Betsy Blakeslee’s work has connected refugees with the healing power of music for two decades. She first found her passion for directing choruses in 6th grade and her work bringing people and music together continues to grow.
Betsy’s work sits at the helm of three projects – World Harmony Chorus – Oakland, California, Expressive Arts Refuge, and VerbQ. She directed expressive arts programs for refugee youth in Bosnia and Croatia during the wars of the 1990s. Since 2016, her Expressive Arts Refuge team and Moira Smiley have been running similar programs at refugee camps in France, Greece, and Lebanon.
Betsy Blakeslee is the co-author on forthcoming book about the Calais Jungle refugee camp.
Refugees Coming to France
By using music and body percussion as expressive art, she’s witnessed healing and the re-shaping of trauma for refugees. In this episode, we discuss her experiences in the Jungle in Calais, France and the transformations she has witnessed when you give refugees just a little bit of stability in their lives.
Body Music and Sound Helping Re-Shape Refugee Experiences
We also dive into the brain science of entraining, the transformations body music can evoke, and the connective, oxytocin-producing power that gets evoked when humans are make music together (you’ve felt it too if you’ve ever been to a concert where the fans are singing together).
In this episode you’ll hear:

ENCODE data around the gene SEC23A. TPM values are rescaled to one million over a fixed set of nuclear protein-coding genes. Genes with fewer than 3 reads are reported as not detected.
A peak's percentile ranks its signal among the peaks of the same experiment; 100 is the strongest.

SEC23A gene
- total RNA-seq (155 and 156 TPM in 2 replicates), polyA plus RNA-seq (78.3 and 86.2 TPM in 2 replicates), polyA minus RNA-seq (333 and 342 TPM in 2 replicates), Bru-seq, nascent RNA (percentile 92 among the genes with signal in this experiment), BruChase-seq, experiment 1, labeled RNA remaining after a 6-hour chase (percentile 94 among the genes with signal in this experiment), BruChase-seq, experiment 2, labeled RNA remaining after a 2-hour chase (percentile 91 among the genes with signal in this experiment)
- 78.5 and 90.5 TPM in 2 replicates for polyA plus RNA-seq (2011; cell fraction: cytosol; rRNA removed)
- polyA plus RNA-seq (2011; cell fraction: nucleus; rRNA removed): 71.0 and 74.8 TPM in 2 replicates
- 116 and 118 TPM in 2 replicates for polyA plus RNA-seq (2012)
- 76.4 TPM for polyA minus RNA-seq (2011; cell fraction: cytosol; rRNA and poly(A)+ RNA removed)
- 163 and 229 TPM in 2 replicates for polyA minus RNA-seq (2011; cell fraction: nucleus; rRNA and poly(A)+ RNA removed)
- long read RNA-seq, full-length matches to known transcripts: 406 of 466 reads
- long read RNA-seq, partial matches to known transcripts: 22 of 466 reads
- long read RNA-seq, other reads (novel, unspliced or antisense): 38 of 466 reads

- Stories about Sudanese and Syrian children and teens in refugee camps and their enthusiastic participation in fine and performing arts.
- How Maslow’s Hierarchy of Needs is not rigid; a little bit of shelter, food and stability opens the way for the arts to come in and shift refugee experiences.
- What expressive arts is and how it can transform someone’s life.
- Betsy’s work in Calais, France and in the Jungle working with Moira Smiley and a volunteer team to help refugees.
- A demo of what Betsy does. I had Betsy take me through learning a song and body music choreography that she teaches to refugees to make sound a whole-body experience that activates the brain.
- A before and after story of a young man Betsy worked with as a refugee now living in England and on course to a more stable life.
- A perspective on what it means to be a white western volunteer coming in to “help.”
- How entraining works among people making music together.
- Why music happens while we are peaceful and seeking harmony but not while we are being violent. How it creates unity among people being together.
- More about Betsy: http://betsyblakeslee.com/
- Expressive Arts Refuge: https://earefuge.wordpress.com/
Also mentioned in this episode:
- Caritas: https://www.caritas.org/
- Nina Simone’s I Wish I Knew How it Feels to be Free
- Bring Me Little Water, Sylvi by Huddie Ledbetter (Leadbelly). This episode’s version arranged for voices by Moira Smiley, body percussion sequence by Evie Ladin.
- What entraining is and its power connecting people and sound
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Episode Transcript: Coming soon!